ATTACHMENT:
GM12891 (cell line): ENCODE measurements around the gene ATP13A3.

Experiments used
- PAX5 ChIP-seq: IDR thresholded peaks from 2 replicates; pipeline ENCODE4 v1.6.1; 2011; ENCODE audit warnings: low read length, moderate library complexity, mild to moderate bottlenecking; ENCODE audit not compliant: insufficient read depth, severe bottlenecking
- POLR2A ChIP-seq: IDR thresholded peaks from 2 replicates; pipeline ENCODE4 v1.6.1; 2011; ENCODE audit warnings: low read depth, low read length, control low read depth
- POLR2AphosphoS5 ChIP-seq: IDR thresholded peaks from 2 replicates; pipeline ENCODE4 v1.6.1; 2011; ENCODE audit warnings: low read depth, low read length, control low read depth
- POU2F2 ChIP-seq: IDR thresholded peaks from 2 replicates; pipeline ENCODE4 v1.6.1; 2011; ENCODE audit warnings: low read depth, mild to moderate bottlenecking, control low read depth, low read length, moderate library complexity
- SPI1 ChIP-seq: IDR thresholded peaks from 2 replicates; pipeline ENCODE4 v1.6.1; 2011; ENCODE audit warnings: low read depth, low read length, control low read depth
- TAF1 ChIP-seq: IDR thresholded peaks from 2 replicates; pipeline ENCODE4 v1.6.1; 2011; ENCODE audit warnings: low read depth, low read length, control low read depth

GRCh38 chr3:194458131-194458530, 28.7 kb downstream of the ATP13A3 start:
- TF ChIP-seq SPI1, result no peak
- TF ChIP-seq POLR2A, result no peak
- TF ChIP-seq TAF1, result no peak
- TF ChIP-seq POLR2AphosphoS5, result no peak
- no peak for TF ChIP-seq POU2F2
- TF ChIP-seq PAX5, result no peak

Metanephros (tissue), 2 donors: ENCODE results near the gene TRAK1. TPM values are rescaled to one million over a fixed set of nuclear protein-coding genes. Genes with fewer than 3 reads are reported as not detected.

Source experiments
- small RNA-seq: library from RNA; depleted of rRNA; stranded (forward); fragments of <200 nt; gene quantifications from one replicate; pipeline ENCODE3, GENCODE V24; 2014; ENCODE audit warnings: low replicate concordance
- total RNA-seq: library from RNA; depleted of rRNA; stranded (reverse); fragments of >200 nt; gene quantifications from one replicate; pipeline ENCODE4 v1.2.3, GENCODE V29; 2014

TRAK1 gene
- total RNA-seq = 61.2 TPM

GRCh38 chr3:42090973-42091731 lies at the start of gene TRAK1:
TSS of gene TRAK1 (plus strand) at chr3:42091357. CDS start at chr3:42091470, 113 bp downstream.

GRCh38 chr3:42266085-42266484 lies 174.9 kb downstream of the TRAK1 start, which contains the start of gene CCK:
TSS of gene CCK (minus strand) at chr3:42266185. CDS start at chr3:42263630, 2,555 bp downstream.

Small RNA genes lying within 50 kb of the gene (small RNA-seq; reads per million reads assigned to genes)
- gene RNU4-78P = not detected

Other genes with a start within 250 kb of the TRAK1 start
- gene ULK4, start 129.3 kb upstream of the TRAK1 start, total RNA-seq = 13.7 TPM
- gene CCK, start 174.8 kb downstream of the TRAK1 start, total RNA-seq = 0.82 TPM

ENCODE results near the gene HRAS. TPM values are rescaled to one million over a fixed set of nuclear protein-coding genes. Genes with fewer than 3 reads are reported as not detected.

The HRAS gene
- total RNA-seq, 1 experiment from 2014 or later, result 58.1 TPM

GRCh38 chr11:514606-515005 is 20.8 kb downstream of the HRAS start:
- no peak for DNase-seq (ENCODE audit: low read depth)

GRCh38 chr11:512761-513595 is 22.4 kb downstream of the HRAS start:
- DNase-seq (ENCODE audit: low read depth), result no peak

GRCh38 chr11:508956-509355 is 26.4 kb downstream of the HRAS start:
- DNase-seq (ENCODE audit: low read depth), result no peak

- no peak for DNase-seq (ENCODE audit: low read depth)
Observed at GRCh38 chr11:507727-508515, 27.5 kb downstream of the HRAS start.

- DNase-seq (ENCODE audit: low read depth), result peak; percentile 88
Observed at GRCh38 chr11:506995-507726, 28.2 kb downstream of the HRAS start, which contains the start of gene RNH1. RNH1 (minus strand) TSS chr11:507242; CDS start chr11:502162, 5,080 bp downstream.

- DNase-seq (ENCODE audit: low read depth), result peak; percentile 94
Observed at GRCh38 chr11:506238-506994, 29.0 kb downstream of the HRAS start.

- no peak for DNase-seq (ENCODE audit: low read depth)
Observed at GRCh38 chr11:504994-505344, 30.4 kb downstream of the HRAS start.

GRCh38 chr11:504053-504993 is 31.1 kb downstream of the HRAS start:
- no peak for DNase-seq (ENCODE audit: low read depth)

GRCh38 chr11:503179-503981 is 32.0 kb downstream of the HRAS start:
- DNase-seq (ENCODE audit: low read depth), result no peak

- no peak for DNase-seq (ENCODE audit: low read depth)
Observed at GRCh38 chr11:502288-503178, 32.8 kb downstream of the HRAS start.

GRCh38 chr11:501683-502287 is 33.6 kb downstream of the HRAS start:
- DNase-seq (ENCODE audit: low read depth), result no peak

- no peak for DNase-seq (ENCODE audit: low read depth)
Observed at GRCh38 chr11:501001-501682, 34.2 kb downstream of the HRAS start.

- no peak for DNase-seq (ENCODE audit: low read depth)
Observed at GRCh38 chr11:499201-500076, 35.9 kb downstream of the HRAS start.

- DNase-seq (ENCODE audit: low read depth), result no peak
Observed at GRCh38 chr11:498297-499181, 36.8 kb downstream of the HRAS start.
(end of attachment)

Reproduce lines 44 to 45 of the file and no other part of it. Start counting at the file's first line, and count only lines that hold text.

- DNase-seq (ENCODE audit: low read depth), result peak; percentile 94
Observed at GRCh38 chr11:506238-506994, 29.0 kb downstream of the HRAS start.